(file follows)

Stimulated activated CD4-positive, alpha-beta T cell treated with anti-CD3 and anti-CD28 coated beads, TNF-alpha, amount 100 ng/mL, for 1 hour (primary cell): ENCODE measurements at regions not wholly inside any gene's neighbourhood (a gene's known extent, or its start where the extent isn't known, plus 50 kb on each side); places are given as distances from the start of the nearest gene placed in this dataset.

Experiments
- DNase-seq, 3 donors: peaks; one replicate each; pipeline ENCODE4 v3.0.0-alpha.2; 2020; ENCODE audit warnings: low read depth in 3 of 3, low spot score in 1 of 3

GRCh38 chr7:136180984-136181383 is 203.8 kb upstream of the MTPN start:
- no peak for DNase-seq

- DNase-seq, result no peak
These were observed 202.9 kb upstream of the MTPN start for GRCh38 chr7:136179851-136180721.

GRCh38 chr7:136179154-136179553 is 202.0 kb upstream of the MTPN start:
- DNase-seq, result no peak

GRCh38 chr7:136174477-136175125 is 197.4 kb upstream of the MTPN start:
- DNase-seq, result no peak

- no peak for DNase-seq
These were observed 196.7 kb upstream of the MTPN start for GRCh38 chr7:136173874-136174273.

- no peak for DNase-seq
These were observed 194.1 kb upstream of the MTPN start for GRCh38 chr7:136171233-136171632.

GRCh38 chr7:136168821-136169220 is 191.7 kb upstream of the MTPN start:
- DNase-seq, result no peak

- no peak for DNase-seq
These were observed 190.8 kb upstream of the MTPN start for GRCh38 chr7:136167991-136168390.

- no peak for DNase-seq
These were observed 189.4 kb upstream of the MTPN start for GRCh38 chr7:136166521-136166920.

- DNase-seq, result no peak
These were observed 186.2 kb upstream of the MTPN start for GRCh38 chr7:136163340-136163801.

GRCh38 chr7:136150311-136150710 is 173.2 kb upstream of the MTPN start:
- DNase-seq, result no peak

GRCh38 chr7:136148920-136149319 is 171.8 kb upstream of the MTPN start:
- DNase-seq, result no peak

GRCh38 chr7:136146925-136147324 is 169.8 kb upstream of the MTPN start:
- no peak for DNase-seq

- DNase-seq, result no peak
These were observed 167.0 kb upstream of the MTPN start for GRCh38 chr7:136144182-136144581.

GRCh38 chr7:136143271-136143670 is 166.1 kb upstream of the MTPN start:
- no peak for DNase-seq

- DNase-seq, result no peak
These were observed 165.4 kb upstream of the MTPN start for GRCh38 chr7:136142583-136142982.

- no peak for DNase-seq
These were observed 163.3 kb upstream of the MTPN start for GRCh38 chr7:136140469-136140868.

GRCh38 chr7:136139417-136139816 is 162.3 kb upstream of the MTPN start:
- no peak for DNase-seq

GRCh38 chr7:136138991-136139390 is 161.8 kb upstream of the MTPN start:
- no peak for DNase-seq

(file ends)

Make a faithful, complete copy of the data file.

Stimulated activated CD4-positive, alpha-beta T cell treated with anti-CD3 and anti-CD28 coated beads, TNF-alpha, amount 100 ng/mL, for 1 hour (primary cell): ENCODE measurements at regions not wholly inside any gene's neighbourhood (a gene's known extent, or its start where the extent isn't known, plus 50 kb on each side); places are given as distances from the start of the nearest gene placed in this dataset.

Experiments
- DNase-seq, 3 donors: peaks; one replicate each; pipeline ENCODE4 v3.0.0-alpha.2; 2020; ENCODE audit warnings: low read depth in 3 of 3, low spot score in 1 of 3

GRCh38 chr7:136180984-136181383 is 203.8 kb upstream of the MTPN start:
- no peak for DNase-seq

- DNase-seq, result no peak
These were observed 202.9 kb upstream of the MTPN start for GRCh38 chr7:136179851-136180721.

GRCh38 chr7:136179154-136179553 is 202.0 kb upstream of the MTPN start:
- DNase-seq, result no peak

GRCh38 chr7:136174477-136175125 is 197.4 kb upstream of the MTPN start:
- DNase-seq, result no peak

- no peak for DNase-seq
These were observed 196.7 kb upstream of the MTPN start for GRCh38 chr7:136173874-136174273.

- no peak for DNase-seq
These were observed 194.1 kb upstream of the MTPN start for GRCh38 chr7:136171233-136171632.

GRCh38 chr7:136168821-136169220 is 191.7 kb upstream of the MTPN start:
- DNase-seq, result no peak

- no peak for DNase-seq
These were observed 190.8 kb upstream of the MTPN start for GRCh38 chr7:136167991-136168390.

- no peak for DNase-seq
These were observed 189.4 kb upstream of the MTPN start for GRCh38 chr7:136166521-136166920.

- DNase-seq, result no peak
These were observed 186.2 kb upstream of the MTPN start for GRCh38 chr7:136163340-136163801.

GRCh38 chr7:136150311-136150710 is 173.2 kb upstream of the MTPN start:
- DNase-seq, result no peak

GRCh38 chr7:136148920-136149319 is 171.8 kb upstream of the MTPN start:
- DNase-seq, result no peak

GRCh38 chr7:136146925-136147324 is 169.8 kb upstream of the MTPN start:
- no peak for DNase-seq

- DNase-seq, result no peak
These were observed 167.0 kb upstream of the MTPN start for GRCh38 chr7:136144182-136144581.

GRCh38 chr7:136143271-136143670 is 166.1 kb upstream of the MTPN start:
- no peak for DNase-seq

- DNase-seq, result no peak
These were observed 165.4 kb upstream of the MTPN start for GRCh38 chr7:136142583-136142982.

- no peak for DNase-seq
These were observed 163.3 kb upstream of the MTPN start for GRCh38 chr7:136140469-136140868.

GRCh38 chr7:136139417-136139816 is 162.3 kb upstream of the MTPN start:
- no peak for DNase-seq

GRCh38 chr7:136138991-136139390 is 161.8 kb upstream of the MTPN start:
- no peak for DNase-seq